# Hint for extension lemma

I've been asked to show that if $$A \subset B \subset C$$ are rings where $$A$$ is Noetherian and $$C$$ is finitely generated as an $$A$$-algebra and $$B$$-module, then $$B$$ is finitely generated as an $$A$$-algebra too. To be honest, I'm kinda stuck. First I thought there'd be some analogous property to that of a fin-gen module over a Noetherian ring, but as an algebra instead, but then the condition that $$B$$ finitely generates $$C$$ would be useless here. By the conclusion, $$B$$ is Noetherian as well, so maybe I can work backwards from there? Am I missing something obvious? I've found this question when searching, but I don't know if $$C$$ being integral over $$B$$ helps anything, given the exercise is from a chapter where integral elements have not been introduced yet. I'd appreciate a hint, preferably a starting point to solve this. Any help is appreciated.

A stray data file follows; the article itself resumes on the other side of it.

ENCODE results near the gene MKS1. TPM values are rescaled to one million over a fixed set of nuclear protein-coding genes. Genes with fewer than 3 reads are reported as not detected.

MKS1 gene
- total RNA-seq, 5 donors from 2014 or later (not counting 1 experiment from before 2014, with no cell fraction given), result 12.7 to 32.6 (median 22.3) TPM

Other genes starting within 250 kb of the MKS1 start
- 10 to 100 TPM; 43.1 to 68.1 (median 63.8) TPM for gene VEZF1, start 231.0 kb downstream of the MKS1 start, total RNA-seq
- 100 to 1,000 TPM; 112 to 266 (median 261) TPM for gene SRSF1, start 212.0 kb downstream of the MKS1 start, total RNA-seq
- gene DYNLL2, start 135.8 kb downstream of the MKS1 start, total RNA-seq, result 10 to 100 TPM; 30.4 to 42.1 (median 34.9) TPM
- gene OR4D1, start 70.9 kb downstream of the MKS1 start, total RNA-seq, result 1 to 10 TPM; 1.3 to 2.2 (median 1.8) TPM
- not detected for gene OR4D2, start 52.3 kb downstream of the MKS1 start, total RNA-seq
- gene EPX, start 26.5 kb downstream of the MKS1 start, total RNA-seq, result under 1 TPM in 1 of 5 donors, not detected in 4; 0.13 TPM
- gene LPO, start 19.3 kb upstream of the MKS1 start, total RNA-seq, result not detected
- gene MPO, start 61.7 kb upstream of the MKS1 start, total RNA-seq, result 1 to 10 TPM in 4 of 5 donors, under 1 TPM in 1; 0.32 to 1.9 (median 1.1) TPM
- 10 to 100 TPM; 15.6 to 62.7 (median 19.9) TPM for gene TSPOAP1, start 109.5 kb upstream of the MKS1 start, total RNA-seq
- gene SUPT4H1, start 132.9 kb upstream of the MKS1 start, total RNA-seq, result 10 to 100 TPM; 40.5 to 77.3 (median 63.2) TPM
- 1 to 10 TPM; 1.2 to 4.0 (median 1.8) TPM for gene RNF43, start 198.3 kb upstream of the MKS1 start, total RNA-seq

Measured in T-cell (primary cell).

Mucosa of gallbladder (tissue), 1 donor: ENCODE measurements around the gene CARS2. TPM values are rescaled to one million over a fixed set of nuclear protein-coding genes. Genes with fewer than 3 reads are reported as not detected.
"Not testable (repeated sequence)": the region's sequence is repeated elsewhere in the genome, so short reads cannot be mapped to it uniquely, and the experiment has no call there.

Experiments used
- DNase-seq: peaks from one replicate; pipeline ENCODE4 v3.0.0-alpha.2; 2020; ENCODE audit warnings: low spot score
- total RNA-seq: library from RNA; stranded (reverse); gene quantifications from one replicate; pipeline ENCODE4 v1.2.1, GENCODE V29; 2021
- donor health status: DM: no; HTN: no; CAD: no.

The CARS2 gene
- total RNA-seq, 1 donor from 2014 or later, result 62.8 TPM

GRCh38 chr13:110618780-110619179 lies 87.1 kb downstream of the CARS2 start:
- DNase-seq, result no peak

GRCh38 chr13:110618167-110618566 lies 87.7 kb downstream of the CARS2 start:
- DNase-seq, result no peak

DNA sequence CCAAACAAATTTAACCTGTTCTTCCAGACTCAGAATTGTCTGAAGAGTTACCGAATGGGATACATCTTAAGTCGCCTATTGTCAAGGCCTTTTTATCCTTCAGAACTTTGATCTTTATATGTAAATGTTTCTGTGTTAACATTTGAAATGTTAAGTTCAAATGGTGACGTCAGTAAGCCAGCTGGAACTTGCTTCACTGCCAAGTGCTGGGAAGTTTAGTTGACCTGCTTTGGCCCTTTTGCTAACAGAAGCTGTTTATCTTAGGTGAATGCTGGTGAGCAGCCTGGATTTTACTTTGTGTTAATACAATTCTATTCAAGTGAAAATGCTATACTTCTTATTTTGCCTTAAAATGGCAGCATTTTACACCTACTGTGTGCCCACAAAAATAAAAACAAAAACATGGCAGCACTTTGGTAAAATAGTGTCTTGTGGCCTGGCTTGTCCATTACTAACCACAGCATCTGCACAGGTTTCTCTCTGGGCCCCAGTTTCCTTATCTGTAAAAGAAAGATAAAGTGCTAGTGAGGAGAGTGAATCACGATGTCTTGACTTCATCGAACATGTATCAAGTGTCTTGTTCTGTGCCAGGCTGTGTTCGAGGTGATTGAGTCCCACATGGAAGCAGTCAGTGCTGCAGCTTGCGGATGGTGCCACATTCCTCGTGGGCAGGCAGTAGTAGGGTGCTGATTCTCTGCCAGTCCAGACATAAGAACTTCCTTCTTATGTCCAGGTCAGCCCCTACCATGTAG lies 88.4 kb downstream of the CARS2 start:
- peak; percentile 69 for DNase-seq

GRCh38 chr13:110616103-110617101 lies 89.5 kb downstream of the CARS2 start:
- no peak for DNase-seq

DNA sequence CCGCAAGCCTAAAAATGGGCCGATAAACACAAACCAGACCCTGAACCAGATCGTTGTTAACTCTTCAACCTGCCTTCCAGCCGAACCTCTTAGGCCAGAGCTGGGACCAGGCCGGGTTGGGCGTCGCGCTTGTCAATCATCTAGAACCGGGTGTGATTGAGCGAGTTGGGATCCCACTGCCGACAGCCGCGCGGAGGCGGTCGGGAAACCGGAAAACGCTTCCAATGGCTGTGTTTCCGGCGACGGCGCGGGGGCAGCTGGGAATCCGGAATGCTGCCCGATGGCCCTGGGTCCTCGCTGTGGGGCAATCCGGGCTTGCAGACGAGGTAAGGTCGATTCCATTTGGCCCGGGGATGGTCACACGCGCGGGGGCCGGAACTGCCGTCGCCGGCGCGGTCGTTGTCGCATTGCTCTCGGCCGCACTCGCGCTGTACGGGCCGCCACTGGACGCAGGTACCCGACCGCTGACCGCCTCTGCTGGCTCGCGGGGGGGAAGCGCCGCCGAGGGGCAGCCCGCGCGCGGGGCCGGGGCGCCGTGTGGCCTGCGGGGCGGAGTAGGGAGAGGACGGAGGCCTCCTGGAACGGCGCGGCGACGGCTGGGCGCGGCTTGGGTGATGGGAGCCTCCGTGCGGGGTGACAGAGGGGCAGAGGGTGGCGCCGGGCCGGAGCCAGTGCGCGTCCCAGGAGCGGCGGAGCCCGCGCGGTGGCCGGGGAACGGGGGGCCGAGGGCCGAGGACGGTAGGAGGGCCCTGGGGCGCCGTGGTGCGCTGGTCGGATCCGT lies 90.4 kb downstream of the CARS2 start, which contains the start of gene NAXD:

PS: I'm fine if the reasoning uses integral extensions, but I haven't seen any results beyond the equivalent conditions "$$x \in B$$ is integral over $$A$$" (about $$A[x]$$ being finitely generated and etc.)

To start, I would just layout some notation from what we know: a generating set $$\{a_1,\ldots,a_n\}$$ for $$C$$ as a $$A$$-algebra, and a generating set $$\{b_1,\ldots,b_m\}$$ for $$C$$ as a $$B$$-module. Now we can write each $$a_i$$ as a $$B$$-linear combination of the $$b_j$$'s, say $$a_i=\sum_{j=1}^m z_{i,j}b_j$$ for some $$z_{i,j}\in B$$. So far there's finitely many coefficients $$z_{i,j}$$ to keep track of, which is good.
We want to generate $$B$$ as an $$A$$-algebra, so we'll want the products of these $$b_j$$'s to also be written in terms of the generating set $$\{b_1,\ldots,b_m\}$$, i.e. $$b_{j_1}b_{j_2}=\sum_{l=1}^m z_{j_1,j_2,l} b_l$$ for some $$z_{j_1,j_2,l}\in B$$. Now try looking at the finite data $$\{z_{i,j}\}\cup\{z_{j_1,j_2,l}\}$$; this generates a finitely generated $$A$$-subalgebra $$B'$$ of $$B$$.
Now show that $$\{b_1,\ldots,b_m\}$$ generates $$C$$ as a $$B'$$-module, and use this with the fact that $$B'$$ is finitely generated over $$A$$ (as an algebra).